The ocotillo leaves were the biggest we’ve ever seen, probably due to all the rainfall. Later in the year, the ocotillo will revert to looking like dead sticks until it rains again.
This Graham Fishhook cactus with red fruit was growing in the shade of a Palo Verde tree. This small cactus was about 10cm (4 in) tall, so its easy to miss.
This Mexican Lime Barrel is one of the flashier cacti, and the only cactus we saw blooming. It is native to Mexico.
We saw some wonderful insects. The most colourful was this Pipevine Swallowtail butterfly.
The Pipeline swallowtail caterpillar feeds on plants in the Aristolochia genus. The docent that was in the butterfly garden showed us which plants they eat, and we found the caterpillar. The caterpillar’s body stores some of the plant toxins which makes them poisonous to predators.
When we were watching the butterfly with our binoculars, this Praying Mantis came into focus. Mantises are an order of insects that contain over 2,400 species, so we can’t specify which kind this one is. All mantises have triangular heads with bulging eyes.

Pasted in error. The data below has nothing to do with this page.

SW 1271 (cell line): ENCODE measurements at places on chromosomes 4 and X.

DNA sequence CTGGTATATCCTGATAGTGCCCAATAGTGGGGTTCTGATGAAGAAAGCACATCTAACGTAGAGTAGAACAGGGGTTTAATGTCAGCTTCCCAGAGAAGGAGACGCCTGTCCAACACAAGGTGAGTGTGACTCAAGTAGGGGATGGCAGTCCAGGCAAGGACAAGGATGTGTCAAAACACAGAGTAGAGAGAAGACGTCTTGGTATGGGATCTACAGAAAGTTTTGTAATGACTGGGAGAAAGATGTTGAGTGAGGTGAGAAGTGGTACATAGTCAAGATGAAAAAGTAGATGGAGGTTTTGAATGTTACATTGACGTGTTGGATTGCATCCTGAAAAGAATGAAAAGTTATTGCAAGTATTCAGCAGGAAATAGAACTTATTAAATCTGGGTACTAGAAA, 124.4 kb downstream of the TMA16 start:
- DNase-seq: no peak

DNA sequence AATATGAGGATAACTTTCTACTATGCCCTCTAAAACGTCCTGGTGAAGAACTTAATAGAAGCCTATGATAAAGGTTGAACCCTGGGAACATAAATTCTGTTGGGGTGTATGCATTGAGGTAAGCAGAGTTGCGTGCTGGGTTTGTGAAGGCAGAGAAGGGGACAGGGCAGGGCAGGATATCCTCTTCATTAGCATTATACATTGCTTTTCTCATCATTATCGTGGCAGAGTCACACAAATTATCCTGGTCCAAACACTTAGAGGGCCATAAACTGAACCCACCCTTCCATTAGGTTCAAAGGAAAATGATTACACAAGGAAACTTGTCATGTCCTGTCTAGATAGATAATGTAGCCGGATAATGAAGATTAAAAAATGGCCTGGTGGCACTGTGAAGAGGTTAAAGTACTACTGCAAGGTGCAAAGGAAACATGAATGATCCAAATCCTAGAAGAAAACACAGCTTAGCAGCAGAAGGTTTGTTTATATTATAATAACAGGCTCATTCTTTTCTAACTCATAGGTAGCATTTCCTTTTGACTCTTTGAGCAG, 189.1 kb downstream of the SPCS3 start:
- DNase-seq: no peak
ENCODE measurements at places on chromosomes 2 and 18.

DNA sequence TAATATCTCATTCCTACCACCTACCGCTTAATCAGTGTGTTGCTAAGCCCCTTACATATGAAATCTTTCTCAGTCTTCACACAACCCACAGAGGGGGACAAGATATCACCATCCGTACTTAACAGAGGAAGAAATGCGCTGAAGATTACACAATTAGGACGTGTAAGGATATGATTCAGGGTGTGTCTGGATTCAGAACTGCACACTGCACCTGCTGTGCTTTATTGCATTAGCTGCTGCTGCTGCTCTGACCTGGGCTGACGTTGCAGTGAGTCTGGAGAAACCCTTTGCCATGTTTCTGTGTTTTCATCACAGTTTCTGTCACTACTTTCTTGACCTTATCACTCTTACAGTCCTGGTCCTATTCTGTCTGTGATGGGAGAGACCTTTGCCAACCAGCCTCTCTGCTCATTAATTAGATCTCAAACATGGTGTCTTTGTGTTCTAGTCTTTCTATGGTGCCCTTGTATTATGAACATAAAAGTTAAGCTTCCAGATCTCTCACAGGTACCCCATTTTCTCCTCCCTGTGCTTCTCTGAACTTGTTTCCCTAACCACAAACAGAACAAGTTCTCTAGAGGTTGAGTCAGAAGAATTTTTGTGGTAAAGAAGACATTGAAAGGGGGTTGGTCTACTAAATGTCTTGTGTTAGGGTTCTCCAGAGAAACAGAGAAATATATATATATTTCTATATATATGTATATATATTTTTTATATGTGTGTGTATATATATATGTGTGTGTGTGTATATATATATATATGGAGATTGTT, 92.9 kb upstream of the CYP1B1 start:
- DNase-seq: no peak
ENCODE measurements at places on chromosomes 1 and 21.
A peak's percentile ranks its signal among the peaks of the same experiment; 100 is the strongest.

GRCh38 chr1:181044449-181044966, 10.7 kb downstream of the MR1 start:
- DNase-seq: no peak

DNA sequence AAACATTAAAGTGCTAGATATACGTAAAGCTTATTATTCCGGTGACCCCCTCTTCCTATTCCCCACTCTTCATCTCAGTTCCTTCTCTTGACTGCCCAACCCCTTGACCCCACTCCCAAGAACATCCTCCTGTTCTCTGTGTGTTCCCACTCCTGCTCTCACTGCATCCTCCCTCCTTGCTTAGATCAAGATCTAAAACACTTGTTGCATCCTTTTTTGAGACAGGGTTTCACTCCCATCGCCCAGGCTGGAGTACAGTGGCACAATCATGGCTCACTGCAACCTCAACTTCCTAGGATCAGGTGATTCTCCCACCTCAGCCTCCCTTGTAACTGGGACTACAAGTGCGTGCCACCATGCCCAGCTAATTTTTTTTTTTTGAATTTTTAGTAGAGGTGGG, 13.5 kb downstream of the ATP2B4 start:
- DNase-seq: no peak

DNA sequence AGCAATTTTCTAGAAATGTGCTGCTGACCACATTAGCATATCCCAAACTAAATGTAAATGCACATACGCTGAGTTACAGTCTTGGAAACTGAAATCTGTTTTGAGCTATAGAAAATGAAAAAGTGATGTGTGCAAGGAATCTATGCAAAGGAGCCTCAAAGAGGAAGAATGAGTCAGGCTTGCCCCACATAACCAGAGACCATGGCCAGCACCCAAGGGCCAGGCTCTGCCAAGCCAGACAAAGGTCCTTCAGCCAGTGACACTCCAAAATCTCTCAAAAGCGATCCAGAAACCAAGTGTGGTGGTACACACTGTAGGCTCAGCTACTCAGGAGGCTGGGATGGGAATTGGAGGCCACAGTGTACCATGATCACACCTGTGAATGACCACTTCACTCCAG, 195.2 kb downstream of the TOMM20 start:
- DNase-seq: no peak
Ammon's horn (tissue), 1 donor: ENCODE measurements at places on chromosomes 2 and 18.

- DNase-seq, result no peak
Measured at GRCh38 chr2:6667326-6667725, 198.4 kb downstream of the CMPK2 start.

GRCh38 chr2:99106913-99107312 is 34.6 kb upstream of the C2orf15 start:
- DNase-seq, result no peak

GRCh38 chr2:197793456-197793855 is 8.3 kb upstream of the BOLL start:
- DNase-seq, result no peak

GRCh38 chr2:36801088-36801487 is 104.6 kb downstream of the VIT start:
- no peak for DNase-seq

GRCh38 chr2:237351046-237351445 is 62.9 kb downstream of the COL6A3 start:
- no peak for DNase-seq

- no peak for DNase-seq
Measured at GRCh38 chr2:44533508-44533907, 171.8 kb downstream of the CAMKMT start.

We saw this Yellow Garden spider when we were birding in near Tubac. It’s body was about the size of a loony, so it was probably a female because they are generally bigger than males.
Since it was so hot, we got up before dawn so we could be biking by 7 am. Here’s Wendy at the Tortolita Preserve. Notice how lush the foliage is.